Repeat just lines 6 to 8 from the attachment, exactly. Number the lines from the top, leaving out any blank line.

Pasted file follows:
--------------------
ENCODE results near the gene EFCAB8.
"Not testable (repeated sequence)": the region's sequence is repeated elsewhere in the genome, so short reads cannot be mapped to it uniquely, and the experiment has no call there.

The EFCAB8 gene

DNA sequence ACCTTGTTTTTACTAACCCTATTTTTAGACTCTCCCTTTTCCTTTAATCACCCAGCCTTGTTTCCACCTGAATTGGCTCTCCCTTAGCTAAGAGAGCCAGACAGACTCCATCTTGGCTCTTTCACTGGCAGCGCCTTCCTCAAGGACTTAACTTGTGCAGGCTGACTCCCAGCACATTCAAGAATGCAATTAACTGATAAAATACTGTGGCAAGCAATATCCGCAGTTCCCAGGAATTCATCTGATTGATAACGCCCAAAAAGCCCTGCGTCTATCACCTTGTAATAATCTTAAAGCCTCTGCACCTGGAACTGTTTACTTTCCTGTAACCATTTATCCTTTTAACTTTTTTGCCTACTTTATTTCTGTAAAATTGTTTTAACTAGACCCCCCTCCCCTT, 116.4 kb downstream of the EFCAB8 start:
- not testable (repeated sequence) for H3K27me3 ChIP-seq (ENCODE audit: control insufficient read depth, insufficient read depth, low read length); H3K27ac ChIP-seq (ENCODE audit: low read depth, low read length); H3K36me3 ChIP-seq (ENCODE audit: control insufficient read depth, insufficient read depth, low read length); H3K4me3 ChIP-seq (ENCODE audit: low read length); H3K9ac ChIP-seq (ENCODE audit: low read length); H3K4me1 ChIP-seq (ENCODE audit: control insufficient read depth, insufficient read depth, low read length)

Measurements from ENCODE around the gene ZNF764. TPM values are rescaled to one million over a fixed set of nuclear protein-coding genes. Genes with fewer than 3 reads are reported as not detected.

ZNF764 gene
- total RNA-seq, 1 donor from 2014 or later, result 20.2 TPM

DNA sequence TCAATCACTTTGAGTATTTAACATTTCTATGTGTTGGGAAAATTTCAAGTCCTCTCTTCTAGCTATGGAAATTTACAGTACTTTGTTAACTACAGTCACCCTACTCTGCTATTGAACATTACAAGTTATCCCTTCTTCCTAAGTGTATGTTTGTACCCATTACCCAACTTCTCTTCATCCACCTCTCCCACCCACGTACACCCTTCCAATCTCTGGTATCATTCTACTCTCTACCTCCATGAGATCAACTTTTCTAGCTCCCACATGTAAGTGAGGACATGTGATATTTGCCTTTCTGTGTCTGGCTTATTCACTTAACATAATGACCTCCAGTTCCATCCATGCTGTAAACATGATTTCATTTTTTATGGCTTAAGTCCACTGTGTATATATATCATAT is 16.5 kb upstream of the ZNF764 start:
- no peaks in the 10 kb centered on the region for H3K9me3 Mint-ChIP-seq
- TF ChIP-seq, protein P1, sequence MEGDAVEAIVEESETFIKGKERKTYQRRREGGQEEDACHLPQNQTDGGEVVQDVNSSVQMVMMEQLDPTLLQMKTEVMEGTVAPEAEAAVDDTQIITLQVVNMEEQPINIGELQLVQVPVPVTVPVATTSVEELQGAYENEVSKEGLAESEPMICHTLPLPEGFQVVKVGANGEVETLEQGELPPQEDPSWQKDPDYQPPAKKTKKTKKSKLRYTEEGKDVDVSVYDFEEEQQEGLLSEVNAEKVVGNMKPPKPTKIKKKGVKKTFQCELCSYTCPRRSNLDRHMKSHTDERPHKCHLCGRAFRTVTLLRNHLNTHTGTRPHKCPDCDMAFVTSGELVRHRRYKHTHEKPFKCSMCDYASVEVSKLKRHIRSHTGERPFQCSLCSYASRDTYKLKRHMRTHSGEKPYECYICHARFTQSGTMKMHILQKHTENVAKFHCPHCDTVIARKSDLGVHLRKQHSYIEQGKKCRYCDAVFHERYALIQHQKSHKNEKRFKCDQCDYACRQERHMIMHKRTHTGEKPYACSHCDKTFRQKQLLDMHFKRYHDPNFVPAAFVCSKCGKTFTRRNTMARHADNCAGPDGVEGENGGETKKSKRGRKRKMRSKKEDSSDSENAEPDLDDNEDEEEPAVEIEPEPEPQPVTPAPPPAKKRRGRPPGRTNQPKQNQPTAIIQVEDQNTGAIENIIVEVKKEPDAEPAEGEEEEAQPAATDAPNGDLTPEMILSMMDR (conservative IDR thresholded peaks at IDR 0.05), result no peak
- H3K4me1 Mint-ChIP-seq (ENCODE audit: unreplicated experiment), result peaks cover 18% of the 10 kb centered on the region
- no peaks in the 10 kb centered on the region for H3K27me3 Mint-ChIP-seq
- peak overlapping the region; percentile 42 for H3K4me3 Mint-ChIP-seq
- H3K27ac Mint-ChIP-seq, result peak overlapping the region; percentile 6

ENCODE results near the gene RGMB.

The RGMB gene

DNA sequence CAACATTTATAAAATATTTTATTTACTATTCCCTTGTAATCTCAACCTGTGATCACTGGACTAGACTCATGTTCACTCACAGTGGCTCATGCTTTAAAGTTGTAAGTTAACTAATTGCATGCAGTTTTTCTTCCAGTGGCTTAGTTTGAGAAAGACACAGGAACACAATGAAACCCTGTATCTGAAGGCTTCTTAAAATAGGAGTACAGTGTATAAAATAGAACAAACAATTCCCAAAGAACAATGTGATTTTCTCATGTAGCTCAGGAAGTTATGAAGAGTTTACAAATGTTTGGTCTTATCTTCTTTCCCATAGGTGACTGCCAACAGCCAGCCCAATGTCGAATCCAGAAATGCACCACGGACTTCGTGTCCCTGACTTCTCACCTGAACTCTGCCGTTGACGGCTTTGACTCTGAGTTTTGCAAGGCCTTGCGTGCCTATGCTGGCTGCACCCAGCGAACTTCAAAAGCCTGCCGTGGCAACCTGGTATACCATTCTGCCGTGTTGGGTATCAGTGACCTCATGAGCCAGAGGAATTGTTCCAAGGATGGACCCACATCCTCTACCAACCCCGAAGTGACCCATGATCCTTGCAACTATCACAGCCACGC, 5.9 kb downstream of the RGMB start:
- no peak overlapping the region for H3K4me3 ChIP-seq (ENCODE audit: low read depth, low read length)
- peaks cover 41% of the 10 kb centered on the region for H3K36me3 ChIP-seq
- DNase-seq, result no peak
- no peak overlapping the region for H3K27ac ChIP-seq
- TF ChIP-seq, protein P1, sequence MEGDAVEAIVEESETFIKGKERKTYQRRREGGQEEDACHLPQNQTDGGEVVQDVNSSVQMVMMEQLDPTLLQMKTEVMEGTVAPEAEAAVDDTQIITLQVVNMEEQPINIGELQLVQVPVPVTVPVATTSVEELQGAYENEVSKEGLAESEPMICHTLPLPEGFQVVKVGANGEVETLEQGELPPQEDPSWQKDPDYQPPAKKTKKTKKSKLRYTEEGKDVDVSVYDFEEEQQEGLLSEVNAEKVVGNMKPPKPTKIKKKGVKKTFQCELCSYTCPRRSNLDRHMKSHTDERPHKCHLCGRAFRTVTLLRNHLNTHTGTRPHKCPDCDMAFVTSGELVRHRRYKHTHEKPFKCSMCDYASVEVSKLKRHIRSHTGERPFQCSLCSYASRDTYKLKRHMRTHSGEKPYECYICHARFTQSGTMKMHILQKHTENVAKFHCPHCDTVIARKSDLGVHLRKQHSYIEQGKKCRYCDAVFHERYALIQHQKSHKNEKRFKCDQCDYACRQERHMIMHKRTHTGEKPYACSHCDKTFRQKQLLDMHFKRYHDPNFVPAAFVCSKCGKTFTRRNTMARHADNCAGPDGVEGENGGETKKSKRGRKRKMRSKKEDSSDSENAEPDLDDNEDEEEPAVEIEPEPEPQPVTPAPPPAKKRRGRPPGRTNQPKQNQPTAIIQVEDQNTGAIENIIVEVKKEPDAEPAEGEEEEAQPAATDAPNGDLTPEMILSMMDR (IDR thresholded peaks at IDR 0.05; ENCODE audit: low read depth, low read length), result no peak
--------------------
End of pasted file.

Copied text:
Measurements from ENCODE around the gene ZNF764. TPM values are rescaled to one million over a fixed set of nuclear protein-coding genes. Genes with fewer than 3 reads are reported as not detected.

ZNF764 gene
- total RNA-seq, 1 donor from 2014 or later, result 20.2 TPM